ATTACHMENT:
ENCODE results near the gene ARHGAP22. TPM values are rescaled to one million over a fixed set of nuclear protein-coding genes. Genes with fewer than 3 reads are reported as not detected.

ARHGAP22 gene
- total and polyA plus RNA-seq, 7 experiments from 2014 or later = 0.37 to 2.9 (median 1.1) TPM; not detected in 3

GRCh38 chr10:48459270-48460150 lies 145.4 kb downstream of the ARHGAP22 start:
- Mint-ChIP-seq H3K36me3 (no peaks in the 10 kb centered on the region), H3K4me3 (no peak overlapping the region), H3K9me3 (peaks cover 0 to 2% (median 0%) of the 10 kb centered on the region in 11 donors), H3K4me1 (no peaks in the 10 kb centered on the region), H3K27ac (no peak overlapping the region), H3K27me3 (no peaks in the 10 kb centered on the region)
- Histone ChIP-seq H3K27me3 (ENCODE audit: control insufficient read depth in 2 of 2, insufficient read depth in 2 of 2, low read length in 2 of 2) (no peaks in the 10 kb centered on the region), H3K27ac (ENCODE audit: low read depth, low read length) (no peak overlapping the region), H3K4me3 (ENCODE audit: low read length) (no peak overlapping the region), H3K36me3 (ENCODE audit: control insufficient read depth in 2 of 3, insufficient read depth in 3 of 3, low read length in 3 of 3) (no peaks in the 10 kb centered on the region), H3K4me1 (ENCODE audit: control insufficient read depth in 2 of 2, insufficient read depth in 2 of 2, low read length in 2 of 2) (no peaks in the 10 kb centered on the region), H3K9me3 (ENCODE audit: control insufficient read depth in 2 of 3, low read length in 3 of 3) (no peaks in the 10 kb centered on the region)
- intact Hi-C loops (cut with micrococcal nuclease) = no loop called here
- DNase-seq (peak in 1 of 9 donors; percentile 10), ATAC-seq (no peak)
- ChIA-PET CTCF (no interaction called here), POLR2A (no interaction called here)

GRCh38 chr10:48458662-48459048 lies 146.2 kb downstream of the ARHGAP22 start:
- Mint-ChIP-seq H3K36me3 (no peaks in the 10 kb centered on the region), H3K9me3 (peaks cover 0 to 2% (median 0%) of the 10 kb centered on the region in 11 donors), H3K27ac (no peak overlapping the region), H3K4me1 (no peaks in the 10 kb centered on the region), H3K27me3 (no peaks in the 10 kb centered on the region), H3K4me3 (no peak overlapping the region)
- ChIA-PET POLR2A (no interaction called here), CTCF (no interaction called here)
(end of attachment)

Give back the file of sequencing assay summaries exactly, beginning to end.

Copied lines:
ENCODE results near the gene ARHGAP22. TPM values are rescaled to one million over a fixed set of nuclear protein-coding genes. Genes with fewer than 3 reads are reported as not detected.

ARHGAP22 gene
- total and polyA plus RNA-seq, 7 experiments from 2014 or later = 0.37 to 2.9 (median 1.1) TPM; not detected in 3

GRCh38 chr10:48459270-48460150 lies 145.4 kb downstream of the ARHGAP22 start:
- Mint-ChIP-seq H3K36me3 (no peaks in the 10 kb centered on the region), H3K4me3 (no peak overlapping the region), H3K9me3 (peaks cover 0 to 2% (median 0%) of the 10 kb centered on the region in 11 donors), H3K4me1 (no peaks in the 10 kb centered on the region), H3K27ac (no peak overlapping the region), H3K27me3 (no peaks in the 10 kb centered on the region)
- Histone ChIP-seq H3K27me3 (ENCODE audit: control insufficient read depth in 2 of 2, insufficient read depth in 2 of 2, low read length in 2 of 2) (no peaks in the 10 kb centered on the region), H3K27ac (ENCODE audit: low read depth, low read length) (no peak overlapping the region), H3K4me3 (ENCODE audit: low read length) (no peak overlapping the region), H3K36me3 (ENCODE audit: control insufficient read depth in 2 of 3, insufficient read depth in 3 of 3, low read length in 3 of 3) (no peaks in the 10 kb centered on the region), H3K4me1 (ENCODE audit: control insufficient read depth in 2 of 2, insufficient read depth in 2 of 2, low read length in 2 of 2) (no peaks in the 10 kb centered on the region), H3K9me3 (ENCODE audit: control insufficient read depth in 2 of 3, low read length in 3 of 3) (no peaks in the 10 kb centered on the region)
- intact Hi-C loops (cut with micrococcal nuclease) = no loop called here
- DNase-seq (peak in 1 of 9 donors; percentile 10), ATAC-seq (no peak)
- ChIA-PET CTCF (no interaction called here), POLR2A (no interaction called here)

GRCh38 chr10:48458662-48459048 lies 146.2 kb downstream of the ARHGAP22 start:
- Mint-ChIP-seq H3K36me3 (no peaks in the 10 kb centered on the region), H3K9me3 (peaks cover 0 to 2% (median 0%) of the 10 kb centered on the region in 11 donors), H3K27ac (no peak overlapping the region), H3K4me1 (no peaks in the 10 kb centered on the region), H3K27me3 (no peaks in the 10 kb centered on the region), H3K4me3 (no peak overlapping the region)
- ChIA-PET POLR2A (no interaction called here), CTCF (no interaction called here)